Innovation has become as important to consumers as quality and value. Delivering consumer-relevant innovation requires getting into the consumer mindset and experiencing their journey firsthand.
Experimentation is the name of the game, according to Malyn Wrobel, Target’s Director of Technology Services, Infrastructure and Operations. We recently sat down with her to talk about Demo Day, the Guest eXperience Center (GXC) and how innovation and experimentation are at the heart of Target’s learning culture in technology.
First, describe your role at Target.
Malyn: I play multiple roles within the technology organization at Target. As Chief of Staff to the Senior Vice President of Infrastructure and Operations (I&O), my team manages key functions across I&O, including financial and resource planning, performance tracking, developing the global I&O brand and culture in both the U.S. and India, and internal and external marketing and communications efforts. My responsibilities also include organizing a quarterly Demo Day for Target Technology Services (TTS) and Product teams, as well as being accountable for the Guest eXperience Center (GXC).
How does Target foster innovation?
Malyn: Innovation doesn’t just sit with one team at Target—it’s everyone’s goal and part of our culture. The second piece is experimentation. Target creates a safe space to bring ideas to life, even if they don’t pan out. Here at Target, we like to say “tried and learned.” Experimentation helps us quickly say retrospectively what was good or what needs improvement.
What are some accomplishments that your team is particularly proud of?
Malyn: Two accomplishments stand out: the introduction of Demo Day at Target and launching our Guest eXperience Center (GXC). Teams across the company leverage these two resources to articulate the value of the products they’re developing, promote pride in our work and cultivate innovation daily. In fact, the GXC has been so successful that we are planning to launch a GXC in our India offices.
What is Demo Day like at Target?
Malyn: Demo Day began in November 2016 as an informal quarterly showcase of new and emerging innovations. It’s like a Target-only science fair—by team members, for team members—of the most valuable and exciting work delivered by Target Technology Services (TTS). Teams conduct quarterly retrospectives and choose which projects best educate fellow teams on new products and services either available now or in development.
The energy on Demo Day is very exciting. The participants pull back the curtain on projects they’ve poured their hearts into. It’s very much their time to shine—a celebration of their success.
Demo Day has become a wildly popular event. All on-campus corporate Target team members are invited, and all pyramids and solution portfolios are represented. About 1,500 team members attended the most recent Demo Day which had more than 65 booths. Sixty percent were new participants over the previous cycle, and it’s always new innovations on display—nothing anyone has seen before.
Maybe someone goes to Demo Day and gets a great idea for a complementary innovation. They see something in the works they wouldn’t otherwise be aware of, and now they’re able to iterate on the prototype and push the innovation to deliver even more value to the Target guest. This is how Demo Day builds collaboration from the inside out.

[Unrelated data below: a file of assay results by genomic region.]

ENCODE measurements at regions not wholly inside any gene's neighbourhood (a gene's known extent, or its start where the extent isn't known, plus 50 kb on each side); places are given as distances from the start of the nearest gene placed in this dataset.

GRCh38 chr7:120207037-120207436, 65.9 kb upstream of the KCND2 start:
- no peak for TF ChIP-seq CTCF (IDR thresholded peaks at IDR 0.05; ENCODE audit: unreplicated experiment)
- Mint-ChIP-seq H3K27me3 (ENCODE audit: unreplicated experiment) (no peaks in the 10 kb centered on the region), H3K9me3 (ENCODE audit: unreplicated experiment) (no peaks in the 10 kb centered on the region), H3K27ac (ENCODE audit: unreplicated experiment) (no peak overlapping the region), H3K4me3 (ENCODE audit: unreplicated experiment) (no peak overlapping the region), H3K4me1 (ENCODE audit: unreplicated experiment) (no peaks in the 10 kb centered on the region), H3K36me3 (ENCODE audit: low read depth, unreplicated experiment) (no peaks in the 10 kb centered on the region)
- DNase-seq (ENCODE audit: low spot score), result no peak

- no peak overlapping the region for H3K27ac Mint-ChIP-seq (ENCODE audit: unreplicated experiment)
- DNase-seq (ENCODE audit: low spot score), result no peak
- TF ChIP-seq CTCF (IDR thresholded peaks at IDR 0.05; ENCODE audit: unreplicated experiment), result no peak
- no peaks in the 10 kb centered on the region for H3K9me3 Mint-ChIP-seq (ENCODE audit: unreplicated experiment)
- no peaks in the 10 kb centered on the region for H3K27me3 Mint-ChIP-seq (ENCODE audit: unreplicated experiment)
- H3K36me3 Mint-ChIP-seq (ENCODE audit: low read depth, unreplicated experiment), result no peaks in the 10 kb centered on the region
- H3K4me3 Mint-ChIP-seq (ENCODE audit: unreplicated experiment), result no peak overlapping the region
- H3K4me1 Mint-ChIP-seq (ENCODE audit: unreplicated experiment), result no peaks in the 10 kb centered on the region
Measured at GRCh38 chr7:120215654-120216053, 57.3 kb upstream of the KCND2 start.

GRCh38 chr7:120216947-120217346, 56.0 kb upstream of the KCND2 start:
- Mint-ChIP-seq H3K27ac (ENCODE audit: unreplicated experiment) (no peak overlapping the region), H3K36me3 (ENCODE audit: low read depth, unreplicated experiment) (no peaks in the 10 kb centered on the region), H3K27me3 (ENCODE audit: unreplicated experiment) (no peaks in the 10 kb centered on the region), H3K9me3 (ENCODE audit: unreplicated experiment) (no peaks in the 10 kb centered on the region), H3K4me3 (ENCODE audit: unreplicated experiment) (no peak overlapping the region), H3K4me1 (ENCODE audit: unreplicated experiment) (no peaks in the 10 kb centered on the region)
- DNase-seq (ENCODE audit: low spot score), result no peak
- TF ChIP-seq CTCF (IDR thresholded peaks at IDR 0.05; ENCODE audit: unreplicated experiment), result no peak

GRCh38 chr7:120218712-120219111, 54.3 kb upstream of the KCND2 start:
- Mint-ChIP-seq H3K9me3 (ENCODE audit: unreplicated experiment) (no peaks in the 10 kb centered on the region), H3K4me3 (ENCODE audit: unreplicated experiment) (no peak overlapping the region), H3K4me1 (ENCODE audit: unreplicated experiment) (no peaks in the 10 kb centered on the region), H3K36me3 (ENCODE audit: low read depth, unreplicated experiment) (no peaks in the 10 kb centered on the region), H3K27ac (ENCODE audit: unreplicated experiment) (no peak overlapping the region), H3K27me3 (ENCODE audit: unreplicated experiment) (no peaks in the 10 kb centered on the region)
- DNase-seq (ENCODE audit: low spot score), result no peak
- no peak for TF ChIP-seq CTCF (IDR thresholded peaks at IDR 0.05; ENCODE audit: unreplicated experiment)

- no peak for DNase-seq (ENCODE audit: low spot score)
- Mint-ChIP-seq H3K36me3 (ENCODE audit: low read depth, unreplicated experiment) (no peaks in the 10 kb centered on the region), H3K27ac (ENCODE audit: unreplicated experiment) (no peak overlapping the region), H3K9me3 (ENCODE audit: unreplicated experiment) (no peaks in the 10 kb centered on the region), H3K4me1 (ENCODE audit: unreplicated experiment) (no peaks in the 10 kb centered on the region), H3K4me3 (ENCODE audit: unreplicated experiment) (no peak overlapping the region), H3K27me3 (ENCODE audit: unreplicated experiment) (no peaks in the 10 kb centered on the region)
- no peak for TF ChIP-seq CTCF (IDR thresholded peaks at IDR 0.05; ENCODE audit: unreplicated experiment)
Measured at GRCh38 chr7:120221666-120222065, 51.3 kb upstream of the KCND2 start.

What is the GXC? How does the experimentation you do there help Target innovate meaningfully for guests?
Malyn: The Guest eXperience Center (GXC) is a first-of-its-kind proving ground for innovation. We like to call it “the smallest Target store,” and it even has its own store number. The GXC is the “center” where we bring team members together with product and vendor partners to rally around real-world business challenges and build innovative solutions. Its mission is: Accelerate experimentation. Learn quickly. Dream boldly.
The GXC enables hands-on experimentation. It combines store fixture interaction, back room functionality, retail product and point-of-sale equipment with current store infrastructure and device technology. There are maker spaces and collaboration areas with everything you’d ever need to build something new and start testing it immediately. Then, the results of a given experiment inform the next set of prototypes. The thinking in the GXC is always stretching beyond the current construct. How do we bring our vision to life? We want inspiration and we want to engage our guest while solving some pretty difficult business challenges, like a frictionless checkout experience, for example.
What future opportunities do you see for the GXC?
Malyn: We picked a couple of key focus areas for 2019: inventory and shortage. I see that continuing because it’s driving innovation with a very positive business impact. We also want to continue building relationships like our partnership with universities like Stanford, and joint development with some strategic tech vendors.
What has been your favorite project or opportunity to see come to life as a result of the GXC?
Malyn: We had an executive challenge: Fitting Room Experience. Within three weeks of an initial ideation session, we had a physical fitting room built in the GXC with some new technology to address the key touchpoints in the guest journey. These included requesting a different size or color, getting inspiration from seeing other options in our assortment or insights from guest reviews, and the ability to request help from a team member at any time. The resounding feedback we hear when we demonstrate this prototype is that people love it and want to see it in Target stores.
What would you tell someone considering a career in Technology or Data Sciences at Target?
Malyn: We are leading the industry. Our vibrant software engineering team is built on a culture where learning, creativity and innovation are part of our DNA. Join us.